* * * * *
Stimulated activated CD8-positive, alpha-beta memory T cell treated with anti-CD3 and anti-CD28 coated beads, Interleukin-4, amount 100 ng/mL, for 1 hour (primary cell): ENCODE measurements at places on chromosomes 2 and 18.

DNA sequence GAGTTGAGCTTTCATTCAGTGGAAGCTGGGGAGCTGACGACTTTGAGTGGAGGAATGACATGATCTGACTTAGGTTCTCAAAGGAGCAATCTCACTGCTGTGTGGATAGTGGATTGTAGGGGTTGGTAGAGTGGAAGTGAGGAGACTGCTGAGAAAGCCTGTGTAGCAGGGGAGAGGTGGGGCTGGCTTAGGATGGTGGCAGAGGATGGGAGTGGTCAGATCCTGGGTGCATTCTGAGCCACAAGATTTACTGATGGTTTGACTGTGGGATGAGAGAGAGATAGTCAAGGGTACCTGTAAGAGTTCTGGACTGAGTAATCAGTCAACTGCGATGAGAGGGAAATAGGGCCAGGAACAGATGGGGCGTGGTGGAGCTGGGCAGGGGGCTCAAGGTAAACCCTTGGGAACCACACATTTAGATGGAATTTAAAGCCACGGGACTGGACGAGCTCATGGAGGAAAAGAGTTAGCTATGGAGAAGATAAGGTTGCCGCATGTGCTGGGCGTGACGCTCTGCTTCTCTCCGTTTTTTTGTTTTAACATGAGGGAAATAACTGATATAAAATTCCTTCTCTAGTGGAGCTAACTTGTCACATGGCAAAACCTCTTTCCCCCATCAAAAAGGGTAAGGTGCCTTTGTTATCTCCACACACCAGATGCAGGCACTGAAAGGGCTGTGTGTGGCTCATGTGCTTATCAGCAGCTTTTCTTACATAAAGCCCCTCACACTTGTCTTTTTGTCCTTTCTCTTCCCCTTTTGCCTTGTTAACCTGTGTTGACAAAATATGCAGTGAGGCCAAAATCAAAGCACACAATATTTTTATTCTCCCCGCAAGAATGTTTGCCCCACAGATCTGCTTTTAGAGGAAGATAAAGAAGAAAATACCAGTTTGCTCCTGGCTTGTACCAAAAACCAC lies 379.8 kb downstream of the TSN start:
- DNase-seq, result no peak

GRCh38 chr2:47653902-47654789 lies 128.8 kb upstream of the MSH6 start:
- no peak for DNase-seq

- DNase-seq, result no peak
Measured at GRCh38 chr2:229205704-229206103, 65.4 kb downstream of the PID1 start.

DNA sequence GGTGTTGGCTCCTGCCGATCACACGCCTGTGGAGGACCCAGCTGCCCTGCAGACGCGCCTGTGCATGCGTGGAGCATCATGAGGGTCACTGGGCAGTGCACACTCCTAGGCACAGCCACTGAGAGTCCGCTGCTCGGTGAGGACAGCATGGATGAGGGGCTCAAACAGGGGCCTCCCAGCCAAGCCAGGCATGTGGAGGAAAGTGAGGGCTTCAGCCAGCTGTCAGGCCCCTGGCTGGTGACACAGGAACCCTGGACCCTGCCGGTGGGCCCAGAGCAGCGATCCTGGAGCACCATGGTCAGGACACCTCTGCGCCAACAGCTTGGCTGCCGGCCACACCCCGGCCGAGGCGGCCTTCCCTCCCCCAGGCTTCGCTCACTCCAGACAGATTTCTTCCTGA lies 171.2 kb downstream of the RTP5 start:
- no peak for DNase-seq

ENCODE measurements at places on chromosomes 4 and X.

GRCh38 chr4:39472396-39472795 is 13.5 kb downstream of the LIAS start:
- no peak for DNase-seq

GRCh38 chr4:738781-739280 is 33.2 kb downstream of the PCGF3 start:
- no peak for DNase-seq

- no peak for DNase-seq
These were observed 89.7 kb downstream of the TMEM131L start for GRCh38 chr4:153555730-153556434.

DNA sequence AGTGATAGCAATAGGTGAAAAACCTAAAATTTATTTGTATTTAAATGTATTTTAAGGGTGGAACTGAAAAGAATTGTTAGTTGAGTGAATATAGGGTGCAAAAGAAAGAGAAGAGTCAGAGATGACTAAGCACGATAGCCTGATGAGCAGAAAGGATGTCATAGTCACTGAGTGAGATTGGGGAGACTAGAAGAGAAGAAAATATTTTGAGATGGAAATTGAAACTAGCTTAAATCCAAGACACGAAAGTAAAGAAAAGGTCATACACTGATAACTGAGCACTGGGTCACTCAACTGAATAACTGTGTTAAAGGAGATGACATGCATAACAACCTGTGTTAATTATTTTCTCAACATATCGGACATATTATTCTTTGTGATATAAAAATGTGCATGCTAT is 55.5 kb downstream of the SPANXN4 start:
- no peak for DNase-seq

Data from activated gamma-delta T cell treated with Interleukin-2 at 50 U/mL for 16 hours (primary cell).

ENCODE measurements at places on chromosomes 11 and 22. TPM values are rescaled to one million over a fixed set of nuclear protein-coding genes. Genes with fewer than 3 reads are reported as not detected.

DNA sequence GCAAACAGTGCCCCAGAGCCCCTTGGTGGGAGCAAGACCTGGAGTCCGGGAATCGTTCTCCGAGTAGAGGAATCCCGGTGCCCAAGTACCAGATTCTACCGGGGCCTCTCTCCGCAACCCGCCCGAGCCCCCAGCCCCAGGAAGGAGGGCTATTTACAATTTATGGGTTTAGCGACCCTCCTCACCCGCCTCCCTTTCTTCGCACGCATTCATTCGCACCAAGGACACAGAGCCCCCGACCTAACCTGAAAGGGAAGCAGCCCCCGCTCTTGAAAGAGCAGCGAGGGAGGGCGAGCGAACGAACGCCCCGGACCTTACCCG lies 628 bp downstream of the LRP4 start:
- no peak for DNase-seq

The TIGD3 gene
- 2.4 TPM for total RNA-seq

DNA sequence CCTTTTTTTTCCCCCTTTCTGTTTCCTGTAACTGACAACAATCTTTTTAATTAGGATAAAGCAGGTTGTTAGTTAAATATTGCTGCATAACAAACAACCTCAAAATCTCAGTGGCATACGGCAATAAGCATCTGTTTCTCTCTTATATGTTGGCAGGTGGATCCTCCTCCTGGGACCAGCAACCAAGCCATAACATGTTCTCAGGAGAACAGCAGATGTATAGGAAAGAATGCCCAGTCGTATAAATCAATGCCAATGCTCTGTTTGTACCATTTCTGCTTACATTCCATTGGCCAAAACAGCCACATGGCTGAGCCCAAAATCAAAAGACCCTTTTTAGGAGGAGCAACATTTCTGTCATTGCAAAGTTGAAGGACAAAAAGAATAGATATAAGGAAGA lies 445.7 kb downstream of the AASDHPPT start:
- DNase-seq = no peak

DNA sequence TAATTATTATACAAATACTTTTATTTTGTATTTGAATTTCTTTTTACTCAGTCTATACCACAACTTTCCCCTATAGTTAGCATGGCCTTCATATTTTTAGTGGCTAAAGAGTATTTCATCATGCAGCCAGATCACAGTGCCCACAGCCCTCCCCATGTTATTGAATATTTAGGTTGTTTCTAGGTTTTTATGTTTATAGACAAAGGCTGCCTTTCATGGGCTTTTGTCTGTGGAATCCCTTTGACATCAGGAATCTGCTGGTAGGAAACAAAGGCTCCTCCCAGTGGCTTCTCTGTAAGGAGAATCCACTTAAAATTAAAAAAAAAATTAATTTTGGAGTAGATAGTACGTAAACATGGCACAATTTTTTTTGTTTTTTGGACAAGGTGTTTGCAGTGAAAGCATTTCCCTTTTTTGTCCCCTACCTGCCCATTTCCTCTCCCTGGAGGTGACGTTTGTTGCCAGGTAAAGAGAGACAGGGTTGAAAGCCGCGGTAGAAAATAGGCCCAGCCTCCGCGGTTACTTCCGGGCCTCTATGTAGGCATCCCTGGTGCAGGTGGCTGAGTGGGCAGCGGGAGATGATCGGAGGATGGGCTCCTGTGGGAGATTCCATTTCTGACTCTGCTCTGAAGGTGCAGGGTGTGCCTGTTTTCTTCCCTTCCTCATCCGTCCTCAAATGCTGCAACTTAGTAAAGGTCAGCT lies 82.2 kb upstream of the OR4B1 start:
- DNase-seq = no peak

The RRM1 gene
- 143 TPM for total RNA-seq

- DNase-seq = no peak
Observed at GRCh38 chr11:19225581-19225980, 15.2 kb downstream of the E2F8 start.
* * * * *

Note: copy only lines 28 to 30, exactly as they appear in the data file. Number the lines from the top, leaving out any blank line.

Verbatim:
- DNase-seq = no peak

The RRM1 gene
- 143 TPM for total RNA-seq